Today's cool dude ... is actually a dog. Although I graduated a Bruin, I'll have to admit that my all-time favorite Trojan is USC's George Tirebiter. Like so many legends, the legend of George Tirebiter is shrouded partly in myth. Some claim the original Tirebiter was a stray that hung around Curry's Ice Cream Parlor, or that he was actually adopted by locals following the death of his owner. Whatever the case, his fondness for chasing after bicycles and cars and biting their rubber tires is where he got his name. The "George" is attributed to a Navy V-12 student named George Kuhns to whom he bore a resemblance.
George Tirebiter grew to be a popular school mascot during the 40s and 50s, riding in cars and running onto the field of USC football games, often wearing a USC sweater made especially for him. One story even has him biting the nose of Cal mascot Oski the Bear to the great applause of Trojans everywhere.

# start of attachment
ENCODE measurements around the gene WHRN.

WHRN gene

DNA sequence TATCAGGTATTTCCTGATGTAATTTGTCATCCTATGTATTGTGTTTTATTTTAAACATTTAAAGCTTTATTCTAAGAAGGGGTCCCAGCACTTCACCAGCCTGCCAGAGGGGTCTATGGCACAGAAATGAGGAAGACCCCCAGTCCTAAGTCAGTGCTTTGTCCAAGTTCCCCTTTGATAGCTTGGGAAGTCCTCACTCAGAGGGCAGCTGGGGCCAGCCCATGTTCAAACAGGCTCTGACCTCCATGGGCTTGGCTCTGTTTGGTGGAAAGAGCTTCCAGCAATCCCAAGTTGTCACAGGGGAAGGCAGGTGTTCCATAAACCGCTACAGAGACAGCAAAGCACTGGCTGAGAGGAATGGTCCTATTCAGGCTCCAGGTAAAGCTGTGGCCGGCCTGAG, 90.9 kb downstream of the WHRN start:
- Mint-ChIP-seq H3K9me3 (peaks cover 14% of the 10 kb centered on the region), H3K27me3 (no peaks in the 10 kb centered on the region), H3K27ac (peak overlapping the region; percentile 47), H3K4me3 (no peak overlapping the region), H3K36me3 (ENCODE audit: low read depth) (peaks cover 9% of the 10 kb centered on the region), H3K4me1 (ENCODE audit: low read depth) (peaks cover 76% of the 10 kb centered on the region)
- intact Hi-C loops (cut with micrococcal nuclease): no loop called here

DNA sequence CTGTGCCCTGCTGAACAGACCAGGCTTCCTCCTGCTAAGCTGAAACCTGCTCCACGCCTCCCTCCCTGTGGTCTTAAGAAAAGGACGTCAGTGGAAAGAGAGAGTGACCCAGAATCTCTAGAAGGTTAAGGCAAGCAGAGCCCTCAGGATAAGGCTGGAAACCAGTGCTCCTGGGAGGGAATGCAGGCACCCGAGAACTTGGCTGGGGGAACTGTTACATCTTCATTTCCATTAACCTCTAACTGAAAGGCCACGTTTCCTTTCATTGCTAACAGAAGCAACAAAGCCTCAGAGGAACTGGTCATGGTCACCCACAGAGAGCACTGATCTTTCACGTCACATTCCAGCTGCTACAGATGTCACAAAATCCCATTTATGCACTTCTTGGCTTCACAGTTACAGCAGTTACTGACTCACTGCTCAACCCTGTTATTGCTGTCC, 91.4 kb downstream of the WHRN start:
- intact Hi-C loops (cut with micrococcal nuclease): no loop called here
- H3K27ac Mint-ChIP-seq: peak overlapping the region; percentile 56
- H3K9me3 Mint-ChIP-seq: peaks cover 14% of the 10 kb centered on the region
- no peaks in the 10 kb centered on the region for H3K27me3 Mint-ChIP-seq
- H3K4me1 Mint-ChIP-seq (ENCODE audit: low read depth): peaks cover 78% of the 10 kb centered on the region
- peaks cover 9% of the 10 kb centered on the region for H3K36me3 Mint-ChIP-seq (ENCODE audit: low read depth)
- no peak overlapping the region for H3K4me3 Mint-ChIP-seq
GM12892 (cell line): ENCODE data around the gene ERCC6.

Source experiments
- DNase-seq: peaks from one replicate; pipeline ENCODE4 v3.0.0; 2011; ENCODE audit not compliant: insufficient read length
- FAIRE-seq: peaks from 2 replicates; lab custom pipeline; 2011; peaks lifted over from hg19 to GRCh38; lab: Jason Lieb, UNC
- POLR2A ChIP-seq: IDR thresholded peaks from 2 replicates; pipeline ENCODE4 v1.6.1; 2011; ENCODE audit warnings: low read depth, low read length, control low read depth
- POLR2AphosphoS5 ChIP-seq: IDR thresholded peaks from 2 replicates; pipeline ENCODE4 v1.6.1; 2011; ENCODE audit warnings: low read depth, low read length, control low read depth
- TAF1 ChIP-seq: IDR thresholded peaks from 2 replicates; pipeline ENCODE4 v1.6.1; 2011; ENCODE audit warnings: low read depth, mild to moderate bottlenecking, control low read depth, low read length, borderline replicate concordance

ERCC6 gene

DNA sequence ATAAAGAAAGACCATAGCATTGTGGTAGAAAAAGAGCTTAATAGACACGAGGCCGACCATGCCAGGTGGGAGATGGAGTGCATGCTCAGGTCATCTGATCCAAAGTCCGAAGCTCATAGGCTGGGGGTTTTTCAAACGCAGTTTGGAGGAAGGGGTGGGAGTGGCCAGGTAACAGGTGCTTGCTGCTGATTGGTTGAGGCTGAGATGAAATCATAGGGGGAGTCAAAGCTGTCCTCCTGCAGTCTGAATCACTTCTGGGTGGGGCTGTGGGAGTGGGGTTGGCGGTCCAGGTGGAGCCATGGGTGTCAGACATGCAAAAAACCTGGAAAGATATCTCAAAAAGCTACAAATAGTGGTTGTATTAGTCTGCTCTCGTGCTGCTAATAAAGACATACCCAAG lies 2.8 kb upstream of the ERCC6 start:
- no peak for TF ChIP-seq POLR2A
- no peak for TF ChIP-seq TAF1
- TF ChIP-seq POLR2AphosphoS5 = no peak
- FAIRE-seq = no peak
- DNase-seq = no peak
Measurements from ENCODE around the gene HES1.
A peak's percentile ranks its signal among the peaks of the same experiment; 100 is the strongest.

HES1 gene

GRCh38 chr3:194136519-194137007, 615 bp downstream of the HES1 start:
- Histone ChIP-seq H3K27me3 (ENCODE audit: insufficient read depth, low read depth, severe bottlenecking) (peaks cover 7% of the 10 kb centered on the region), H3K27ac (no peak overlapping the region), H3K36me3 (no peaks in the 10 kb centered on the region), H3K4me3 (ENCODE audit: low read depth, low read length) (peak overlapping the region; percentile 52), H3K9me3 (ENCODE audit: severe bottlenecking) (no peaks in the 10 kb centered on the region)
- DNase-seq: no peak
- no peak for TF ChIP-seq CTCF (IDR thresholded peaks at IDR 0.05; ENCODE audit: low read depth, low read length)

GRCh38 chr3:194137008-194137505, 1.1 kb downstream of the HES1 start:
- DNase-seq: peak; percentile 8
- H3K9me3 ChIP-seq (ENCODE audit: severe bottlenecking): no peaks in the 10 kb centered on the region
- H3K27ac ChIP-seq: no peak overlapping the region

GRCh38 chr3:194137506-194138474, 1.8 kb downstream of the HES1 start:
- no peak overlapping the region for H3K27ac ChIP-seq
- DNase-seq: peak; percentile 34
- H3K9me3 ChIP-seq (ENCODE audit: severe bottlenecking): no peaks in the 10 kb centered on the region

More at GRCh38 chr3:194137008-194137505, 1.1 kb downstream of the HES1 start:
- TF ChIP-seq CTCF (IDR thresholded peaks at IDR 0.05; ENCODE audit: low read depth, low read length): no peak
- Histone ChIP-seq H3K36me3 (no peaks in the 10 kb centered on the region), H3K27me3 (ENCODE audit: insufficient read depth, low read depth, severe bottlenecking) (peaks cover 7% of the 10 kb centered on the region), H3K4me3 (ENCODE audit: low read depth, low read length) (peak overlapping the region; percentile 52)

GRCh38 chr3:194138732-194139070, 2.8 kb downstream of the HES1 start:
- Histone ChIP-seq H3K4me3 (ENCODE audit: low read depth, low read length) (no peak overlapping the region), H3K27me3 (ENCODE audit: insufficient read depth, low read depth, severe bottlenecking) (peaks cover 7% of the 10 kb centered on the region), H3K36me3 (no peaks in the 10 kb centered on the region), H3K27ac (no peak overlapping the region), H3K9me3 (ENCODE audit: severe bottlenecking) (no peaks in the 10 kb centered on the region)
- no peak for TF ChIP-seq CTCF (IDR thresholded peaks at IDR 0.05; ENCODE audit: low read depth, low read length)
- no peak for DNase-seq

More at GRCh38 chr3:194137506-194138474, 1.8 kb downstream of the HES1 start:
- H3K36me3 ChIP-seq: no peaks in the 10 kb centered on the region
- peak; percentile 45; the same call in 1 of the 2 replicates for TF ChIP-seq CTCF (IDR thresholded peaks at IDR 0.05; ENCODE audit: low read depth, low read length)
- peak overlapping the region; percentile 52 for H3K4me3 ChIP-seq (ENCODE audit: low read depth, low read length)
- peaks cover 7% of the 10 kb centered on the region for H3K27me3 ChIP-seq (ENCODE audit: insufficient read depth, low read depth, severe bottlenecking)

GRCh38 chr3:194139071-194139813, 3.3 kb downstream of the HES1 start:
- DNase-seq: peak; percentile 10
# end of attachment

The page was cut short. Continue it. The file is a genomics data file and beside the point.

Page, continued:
At one point he disappeared for a week, the victim of an apparent kidnapping. The culprits turned out to be the crosstown rival Bruins. When he was returned stories differ as to what had been done to him—in one he was covered in honey and feathers, and in another "UCLA" was shaved into his fur.
Following his days at USC he retired to a farm in El Centro, where he passed away doing what he loved—chasing cars. A funeral was held on the USC campus, where the Daily Trojan sadly proclaimed that "Tires are safe now."
He was succeeded by three other George Tirebiters, but the original will always be remembered best. In 2006 a statue of George Tirebiter, one of the great dog statues of the world, was unveiled on the USC campus, depicting him in his trademark sweater with a piece of torn tire hanging from his mouth.